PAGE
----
Get Interview Access for Journalism
Knowing how to conduct interviews is a vital skill for a journalist, but unless you also know how to set up interviews, you're not going to get very far.
If you work in-house at a newspaper or magazine, you may be lucky enough to have an editor who can set up interviews for you, but if you're working in freelance journalism then you'll need to track down contacts and sell your pitch yourself.
However, freelance interviewing does offer you more choice of subject, so you can pursue your particular interests and take advantage of any existing contacts you may have, as well as of chance meetings.
How you pursue interviews will vary depending on whom you plan to interview, but in every case it helps to have a buyer in mind first, even if it's only an agency. Make sure that you know enough about your buyer to be able to discuss them with your subject or their agent. Many people are willing to be interviewed only if the finished piece will appear somewhere where they expect to be fairly represented.
Members of the PublicIt might sound easy to interview members of the public, but in fact it can be a much bigger challenge than interviewing celebrities. If all you need is random talking heads, it's easy enough (provided you're not too shy) to simply approach people in the street until someone agrees to speak with you - you'll usually find that at least one in twenty is willing to help.
However, if you need people from a particular subgroup of the population, you may have more trouble. Whilst the internet has made it easier for you pass on requests to appropriate subjects, it has created communities which are often wary of press exploitation, from speed daters wary of being portrayed as perverts to table football fans who don't want to be stereotyped as geeks.
The best thing you can do to win people over is to provide examples of your previous work and to discuss the article you want to write in depth. It also helps if you can identify yourself with the group through a personal connection, however tenuous.
Remember that if you want to interview children you'll need to arrange for them to have a parent or guardian present. You should never approach children directly, though it can sometimes be practical to ask schools and youth organisations for help.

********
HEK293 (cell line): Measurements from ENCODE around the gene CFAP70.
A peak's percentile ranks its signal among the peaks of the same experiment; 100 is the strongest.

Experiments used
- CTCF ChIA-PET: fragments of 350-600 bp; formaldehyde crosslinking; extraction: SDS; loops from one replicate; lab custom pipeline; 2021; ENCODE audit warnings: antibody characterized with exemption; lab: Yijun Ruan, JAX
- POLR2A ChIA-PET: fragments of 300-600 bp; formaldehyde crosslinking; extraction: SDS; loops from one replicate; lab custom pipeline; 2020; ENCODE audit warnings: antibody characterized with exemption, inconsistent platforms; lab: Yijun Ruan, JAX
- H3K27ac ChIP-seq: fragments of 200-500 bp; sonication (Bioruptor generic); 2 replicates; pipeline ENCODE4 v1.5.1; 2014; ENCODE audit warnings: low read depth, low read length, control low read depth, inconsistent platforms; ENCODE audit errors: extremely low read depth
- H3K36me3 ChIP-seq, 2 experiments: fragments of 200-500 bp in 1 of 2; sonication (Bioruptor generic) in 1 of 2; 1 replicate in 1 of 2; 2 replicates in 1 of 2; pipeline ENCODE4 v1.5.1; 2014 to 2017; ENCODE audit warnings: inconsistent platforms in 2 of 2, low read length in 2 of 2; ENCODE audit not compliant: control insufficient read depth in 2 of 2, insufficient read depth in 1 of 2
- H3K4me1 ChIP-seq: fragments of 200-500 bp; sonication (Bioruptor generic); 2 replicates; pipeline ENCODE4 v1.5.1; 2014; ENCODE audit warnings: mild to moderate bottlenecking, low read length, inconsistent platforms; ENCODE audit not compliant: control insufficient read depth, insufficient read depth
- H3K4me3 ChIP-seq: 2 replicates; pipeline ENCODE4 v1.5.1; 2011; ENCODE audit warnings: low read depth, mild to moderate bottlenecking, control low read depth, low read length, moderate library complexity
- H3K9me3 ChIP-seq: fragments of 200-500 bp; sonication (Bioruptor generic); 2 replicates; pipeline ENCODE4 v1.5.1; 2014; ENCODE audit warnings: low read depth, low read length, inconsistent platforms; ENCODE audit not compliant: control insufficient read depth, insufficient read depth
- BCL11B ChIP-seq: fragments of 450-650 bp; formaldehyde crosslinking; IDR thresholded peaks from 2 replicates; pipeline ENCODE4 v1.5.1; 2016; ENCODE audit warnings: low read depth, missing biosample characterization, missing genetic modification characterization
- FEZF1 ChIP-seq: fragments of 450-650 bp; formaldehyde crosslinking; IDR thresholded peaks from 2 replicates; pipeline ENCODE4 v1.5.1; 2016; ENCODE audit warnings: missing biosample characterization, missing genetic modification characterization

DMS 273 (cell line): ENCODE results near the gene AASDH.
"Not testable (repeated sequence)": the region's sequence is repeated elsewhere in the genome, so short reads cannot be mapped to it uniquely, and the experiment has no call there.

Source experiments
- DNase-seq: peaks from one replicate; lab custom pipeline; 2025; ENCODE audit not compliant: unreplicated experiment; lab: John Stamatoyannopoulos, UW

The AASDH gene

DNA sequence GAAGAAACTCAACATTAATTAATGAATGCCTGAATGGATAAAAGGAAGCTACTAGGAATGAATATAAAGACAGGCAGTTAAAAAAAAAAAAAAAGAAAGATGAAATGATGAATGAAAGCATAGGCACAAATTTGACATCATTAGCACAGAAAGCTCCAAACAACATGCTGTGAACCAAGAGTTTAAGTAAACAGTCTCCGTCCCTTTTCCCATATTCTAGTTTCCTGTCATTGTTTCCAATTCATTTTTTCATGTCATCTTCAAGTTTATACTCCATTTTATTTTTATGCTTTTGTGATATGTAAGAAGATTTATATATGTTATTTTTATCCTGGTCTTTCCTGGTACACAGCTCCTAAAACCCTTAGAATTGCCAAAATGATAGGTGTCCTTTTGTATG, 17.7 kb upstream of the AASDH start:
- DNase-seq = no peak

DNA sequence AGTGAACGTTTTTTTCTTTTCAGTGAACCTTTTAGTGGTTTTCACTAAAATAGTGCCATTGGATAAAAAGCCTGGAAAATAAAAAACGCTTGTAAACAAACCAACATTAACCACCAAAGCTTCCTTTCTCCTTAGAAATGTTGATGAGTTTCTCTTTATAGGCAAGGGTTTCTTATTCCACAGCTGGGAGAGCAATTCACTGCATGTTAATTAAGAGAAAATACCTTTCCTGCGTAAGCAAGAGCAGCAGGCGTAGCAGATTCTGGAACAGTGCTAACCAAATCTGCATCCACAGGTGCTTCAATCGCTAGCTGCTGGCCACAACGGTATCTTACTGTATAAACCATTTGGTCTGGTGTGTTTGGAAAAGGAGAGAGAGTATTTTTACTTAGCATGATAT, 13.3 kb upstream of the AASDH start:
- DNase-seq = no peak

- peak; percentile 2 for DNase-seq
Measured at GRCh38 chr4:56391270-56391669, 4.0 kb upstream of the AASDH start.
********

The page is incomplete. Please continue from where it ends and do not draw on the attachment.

Members of the public who have suddenly become famous as a result of big news stories can be particularly difficult to access. Often they quickly acquire press agents who are only interested in communicating with well established journalists from major publications. The best way to work around this is to get in early and approach them through their friends, relatives or neighbours. In this case, nothing beats being there in person.
PoliticiansPoliticians are just about the easiest class of people with whom to arrange interviews. You can easily find their details via websites like They Work For You (http://www.theyworkforyou.com ) and Local Councillors (http://www.councillor.gov.uk).
Although they're busy people and may not be able to oblige immediately, you can often get a quote, passed on via a secretary, to tide you over. You can also try approaching politicians in the street for brief interviews, as it's pretty easy to find out where they're going to be at any given time. Their offices will often supply their calendars on request.
CelebritiesIn general, the proper way for a journalist to approach a celebrity for an interview is through their agent. You can look up celebrities' agents online or at your nearest research library, though it's practical for anyone intending to develop a serious career in interview journalism to contact the major agencies every few months and request updated lists of their clients, so that the information is there when needed.
You can also approach musicians through their record companies, authors through their publishers and movie stars (and directors etc.) through the distributors of their upcoming films.
Besides this, many celebrities now have websites, forums or online journals which they pay close attention to themselves, so you can try approaching them directly there. This isn't a very sure bet if you're on a deadline, but it can offer a more personal approach if you have the time for it, helping to develop the kind of rapport which makes for a really good interview.